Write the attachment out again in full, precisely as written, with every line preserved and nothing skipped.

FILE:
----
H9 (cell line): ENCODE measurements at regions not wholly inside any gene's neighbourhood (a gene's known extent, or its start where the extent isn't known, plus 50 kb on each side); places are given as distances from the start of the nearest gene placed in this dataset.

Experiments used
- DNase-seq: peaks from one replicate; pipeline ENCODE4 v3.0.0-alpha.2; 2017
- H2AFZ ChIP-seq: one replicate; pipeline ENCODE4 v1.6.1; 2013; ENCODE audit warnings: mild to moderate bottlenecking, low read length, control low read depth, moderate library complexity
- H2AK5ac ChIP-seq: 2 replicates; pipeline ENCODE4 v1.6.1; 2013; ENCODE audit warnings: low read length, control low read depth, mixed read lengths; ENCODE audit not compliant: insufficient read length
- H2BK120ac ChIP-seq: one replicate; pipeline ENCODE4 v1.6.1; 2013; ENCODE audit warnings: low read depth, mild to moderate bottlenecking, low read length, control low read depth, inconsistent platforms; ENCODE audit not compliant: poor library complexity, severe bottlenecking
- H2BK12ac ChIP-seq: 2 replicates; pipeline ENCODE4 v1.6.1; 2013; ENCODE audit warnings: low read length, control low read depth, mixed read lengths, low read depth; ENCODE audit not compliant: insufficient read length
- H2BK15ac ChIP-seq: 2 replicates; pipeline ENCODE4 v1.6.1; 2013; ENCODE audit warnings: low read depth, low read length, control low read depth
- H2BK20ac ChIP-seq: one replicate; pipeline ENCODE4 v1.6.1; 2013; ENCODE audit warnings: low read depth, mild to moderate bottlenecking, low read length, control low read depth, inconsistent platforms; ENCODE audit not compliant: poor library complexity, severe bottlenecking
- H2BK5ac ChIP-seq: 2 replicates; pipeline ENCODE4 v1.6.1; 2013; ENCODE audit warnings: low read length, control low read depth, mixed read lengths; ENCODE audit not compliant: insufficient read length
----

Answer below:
H9 (cell line): ENCODE measurements at regions not wholly inside any gene's neighbourhood (a gene's known extent, or its start where the extent isn't known, plus 50 kb on each side); places are given as distances from the start of the nearest gene placed in this dataset.

Experiments used
- DNase-seq: peaks from one replicate; pipeline ENCODE4 v3.0.0-alpha.2; 2017
- H2AFZ ChIP-seq: one replicate; pipeline ENCODE4 v1.6.1; 2013; ENCODE audit warnings: mild to moderate bottlenecking, low read length, control low read depth, moderate library complexity
- H2AK5ac ChIP-seq: 2 replicates; pipeline ENCODE4 v1.6.1; 2013; ENCODE audit warnings: low read length, control low read depth, mixed read lengths; ENCODE audit not compliant: insufficient read length
- H2BK120ac ChIP-seq: one replicate; pipeline ENCODE4 v1.6.1; 2013; ENCODE audit warnings: low read depth, mild to moderate bottlenecking, low read length, control low read depth, inconsistent platforms; ENCODE audit not compliant: poor library complexity, severe bottlenecking
- H2BK12ac ChIP-seq: 2 replicates; pipeline ENCODE4 v1.6.1; 2013; ENCODE audit warnings: low read length, control low read depth, mixed read lengths, low read depth; ENCODE audit not compliant: insufficient read length
- H2BK15ac ChIP-seq: 2 replicates; pipeline ENCODE4 v1.6.1; 2013; ENCODE audit warnings: low read depth, low read length, control low read depth
- H2BK20ac ChIP-seq: one replicate; pipeline ENCODE4 v1.6.1; 2013; ENCODE audit warnings: low read depth, mild to moderate bottlenecking, low read length, control low read depth, inconsistent platforms; ENCODE audit not compliant: poor library complexity, severe bottlenecking
- H2BK5ac ChIP-seq: 2 replicates; pipeline ENCODE4 v1.6.1; 2013; ENCODE audit warnings: low read length, control low read depth, mixed read lengths; ENCODE audit not compliant: insufficient read length